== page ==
There are very large variations in the amount of funds being raised from a few tens of thousands of US$ to millions. For example the Pebble smartwatch, originally aiming for $100,000 raised $10,266,845 in 20121, and then returned to raise $20,338,986 for their new Pebble Time model.2
This variation makes it possible for projects to raise the amount of funds that is appropriate for them instead of fitting some universal model. As the community gains experience, people uncover some general guidelines from the failures and successes of projects on the long term. For example, experts argue that $100,000 is not enoughto go from prototype to production these days.
Crowdfunding also have good side effects that can be more important for some organizations than the money being raised. This engagement with the community also provides:
- low cost market validation
- customer and community development
- R&D ideation by the comments received during the campaign
- attraction of potential distributors
These aspects can be utilized in all levels of business. The traditional crowdfunders are startups who are just establishing themselves. Small & medium enterprises can launch campaigns to grow their user base. Large, publicly traded organizations instead of focusing on the funds raised can seed internal innovation and improve their connection to the community (which usually money can’t buy) by crowdfunding.
One special case is equity crowdfunding, when the startup itself is the promoted product: people are funding the organization instead of anything in particular they make. It is a very new model that is actively developing due to changes in financial regulation. It is likely be more relevant for the software and service industries, as hardware startups have a more naturally attracting offer to promote (their “gadget” in question). Still the trends are pointing to more experimentation with this business model as well in all areas of the startup ecosystem.
Crowdfeedback is a distinct model that is illustrated with the organization effectively posing this question to the community:
“Look all the great products we’ve made so far, obviously we know how to do things, tell us what other great things we should create?”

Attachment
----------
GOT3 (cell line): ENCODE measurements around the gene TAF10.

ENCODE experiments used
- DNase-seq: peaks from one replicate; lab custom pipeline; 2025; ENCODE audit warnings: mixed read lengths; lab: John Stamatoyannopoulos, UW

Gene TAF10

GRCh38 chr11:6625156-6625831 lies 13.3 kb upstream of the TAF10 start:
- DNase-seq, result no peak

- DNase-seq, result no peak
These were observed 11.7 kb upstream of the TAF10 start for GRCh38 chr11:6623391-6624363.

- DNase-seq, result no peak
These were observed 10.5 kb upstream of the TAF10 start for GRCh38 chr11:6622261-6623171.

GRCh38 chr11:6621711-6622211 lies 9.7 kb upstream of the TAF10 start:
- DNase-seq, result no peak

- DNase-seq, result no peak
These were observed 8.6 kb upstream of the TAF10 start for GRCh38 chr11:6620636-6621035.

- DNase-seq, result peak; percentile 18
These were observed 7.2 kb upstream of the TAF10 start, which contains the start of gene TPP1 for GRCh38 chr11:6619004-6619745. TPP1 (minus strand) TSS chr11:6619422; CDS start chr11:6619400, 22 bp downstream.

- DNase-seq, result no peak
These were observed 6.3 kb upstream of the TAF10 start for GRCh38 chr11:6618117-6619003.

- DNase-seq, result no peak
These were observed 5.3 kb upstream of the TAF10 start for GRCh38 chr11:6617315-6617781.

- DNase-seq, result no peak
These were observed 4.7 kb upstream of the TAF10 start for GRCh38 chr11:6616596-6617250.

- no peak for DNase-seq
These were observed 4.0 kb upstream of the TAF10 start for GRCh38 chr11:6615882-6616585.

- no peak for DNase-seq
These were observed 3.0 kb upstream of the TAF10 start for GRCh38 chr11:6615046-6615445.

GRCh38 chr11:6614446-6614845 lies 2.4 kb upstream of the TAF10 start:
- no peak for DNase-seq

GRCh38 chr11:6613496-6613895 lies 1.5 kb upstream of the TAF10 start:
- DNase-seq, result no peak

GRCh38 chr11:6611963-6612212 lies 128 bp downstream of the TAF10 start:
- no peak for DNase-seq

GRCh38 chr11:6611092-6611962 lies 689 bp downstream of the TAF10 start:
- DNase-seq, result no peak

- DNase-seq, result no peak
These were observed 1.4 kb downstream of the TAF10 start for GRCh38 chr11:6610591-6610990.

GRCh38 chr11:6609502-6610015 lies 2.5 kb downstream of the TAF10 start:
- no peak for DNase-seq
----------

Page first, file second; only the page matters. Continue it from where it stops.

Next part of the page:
A hardware company’s portfolio often speaks for itself, but it takes more confidence in one’s achievements to openly invite the general public to new products. This especially works well for startups and companies that are trying to create a more robust ecosystem around their products. When done well, crowdfeedback can have the positive effects of:
- increased engagement in the community through discussion
- accelerated R&D within the organization
- building an image of innovator
- creating partnership opportunities
As an example, Seeed Studio in Shenzhen, China, is a hardware innovation platform that both produces their own designs, as well as enabling others to make their own. Their website’s Wish section is open for anyone to propose improvements and new products.
The Little Bits, the prototyping platform where one can build a device by snapping together different electronics building blocks, created the bitLab where they showcase their new creations, as well as encouraging anyone to “start dreaming” and propose a new module for them to create. Since their platform is built on modularity, crowdfeedback is a great fit for speeding up development and empowering the community to become stakeholders.
LEGO is an example of a large company relying on crowdfeedback. Their LEGO Ideas platform lets anyone create an idea for a kit, then campaign around it to gain support. The company reviews the most successful designs, and choose which one of them make into reality. LEGO already has a large presence in the merchandise market, making custom designs for popular franchises such as movies and computer games. Crowdfeedback makes this merchandising use even more accessible, as any community can create their own, shared LEGO universe. Case to the point the very successful space adventure indie computer game, Faster Than Light creating LEGO models of the spaceships in the game.
Crowdfeedback also works very well for other organizations that are trying to cater for the ever-growing hardware ecosystem. For example Codebender is a cloud-based integrated development environment (IDE) for the very popular Arduino microcontrollers. Since there are practically uncountable variations of Arduino devices (originals, clones, variations), Codebender needs to make tough choices for which boards they will support in their software. Their support forum’s board requests section is a very effective place to gather feedback on which Arduino variations are popular and worth their time supporting.
We expect to see more hardware companies starting to use crowdfeedback, as successful products based on community-initiated designs become more common.
2.2 Hardware Tools
As people create more hardware startups, there are also more startups trying to cater for these hardware makers. It is a self-reinforcing process, where easier, cheaper access to hardware tools will create new hardware projects, which in turn will create easier, cheaper access to hardware tools. To show the extent of this development, the AngelList startup database currently lists 1,028 Manufacturing Startups.